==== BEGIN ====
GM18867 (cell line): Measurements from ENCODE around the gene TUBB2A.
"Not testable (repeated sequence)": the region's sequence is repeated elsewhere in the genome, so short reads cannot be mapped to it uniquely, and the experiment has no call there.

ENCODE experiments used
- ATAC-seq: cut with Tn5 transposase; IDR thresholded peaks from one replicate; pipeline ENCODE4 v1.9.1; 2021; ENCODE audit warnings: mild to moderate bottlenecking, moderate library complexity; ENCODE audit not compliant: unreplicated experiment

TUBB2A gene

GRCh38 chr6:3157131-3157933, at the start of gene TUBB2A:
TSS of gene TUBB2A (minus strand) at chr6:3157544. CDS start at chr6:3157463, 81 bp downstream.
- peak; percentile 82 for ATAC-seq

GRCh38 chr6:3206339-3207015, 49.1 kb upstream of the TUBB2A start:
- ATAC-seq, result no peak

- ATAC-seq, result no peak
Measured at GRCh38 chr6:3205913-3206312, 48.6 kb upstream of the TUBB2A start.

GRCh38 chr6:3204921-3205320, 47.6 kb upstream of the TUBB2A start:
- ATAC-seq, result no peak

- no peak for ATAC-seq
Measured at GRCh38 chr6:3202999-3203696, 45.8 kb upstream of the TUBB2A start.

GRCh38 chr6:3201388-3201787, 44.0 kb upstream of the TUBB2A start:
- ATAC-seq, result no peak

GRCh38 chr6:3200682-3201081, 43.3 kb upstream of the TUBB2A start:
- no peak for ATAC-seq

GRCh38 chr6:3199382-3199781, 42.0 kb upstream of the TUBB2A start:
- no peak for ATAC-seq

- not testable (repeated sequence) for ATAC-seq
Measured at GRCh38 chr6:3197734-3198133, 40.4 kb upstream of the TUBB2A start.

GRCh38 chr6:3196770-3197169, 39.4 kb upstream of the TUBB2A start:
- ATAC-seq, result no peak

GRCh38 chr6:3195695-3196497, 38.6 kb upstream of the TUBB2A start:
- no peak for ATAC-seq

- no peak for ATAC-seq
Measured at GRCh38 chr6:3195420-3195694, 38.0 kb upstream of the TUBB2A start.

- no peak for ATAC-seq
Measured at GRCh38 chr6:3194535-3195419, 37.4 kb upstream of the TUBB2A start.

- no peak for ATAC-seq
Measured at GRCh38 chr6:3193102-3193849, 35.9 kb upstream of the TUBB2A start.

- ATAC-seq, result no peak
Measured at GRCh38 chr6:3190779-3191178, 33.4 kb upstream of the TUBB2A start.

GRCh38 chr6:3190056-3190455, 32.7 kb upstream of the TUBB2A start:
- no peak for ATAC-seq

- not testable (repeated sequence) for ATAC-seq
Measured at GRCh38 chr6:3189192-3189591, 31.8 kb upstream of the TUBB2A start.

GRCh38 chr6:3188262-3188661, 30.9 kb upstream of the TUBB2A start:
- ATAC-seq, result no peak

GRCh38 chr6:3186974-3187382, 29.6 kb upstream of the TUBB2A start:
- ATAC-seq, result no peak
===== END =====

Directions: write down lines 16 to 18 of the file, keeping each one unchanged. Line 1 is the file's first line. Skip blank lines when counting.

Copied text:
Measured at GRCh38 chr6:3202999-3203696, 45.8 kb upstream of the TUBB2A start.

GRCh38 chr6:3201388-3201787, 44.0 kb upstream of the TUBB2A start:
- ATAC-seq, result no peak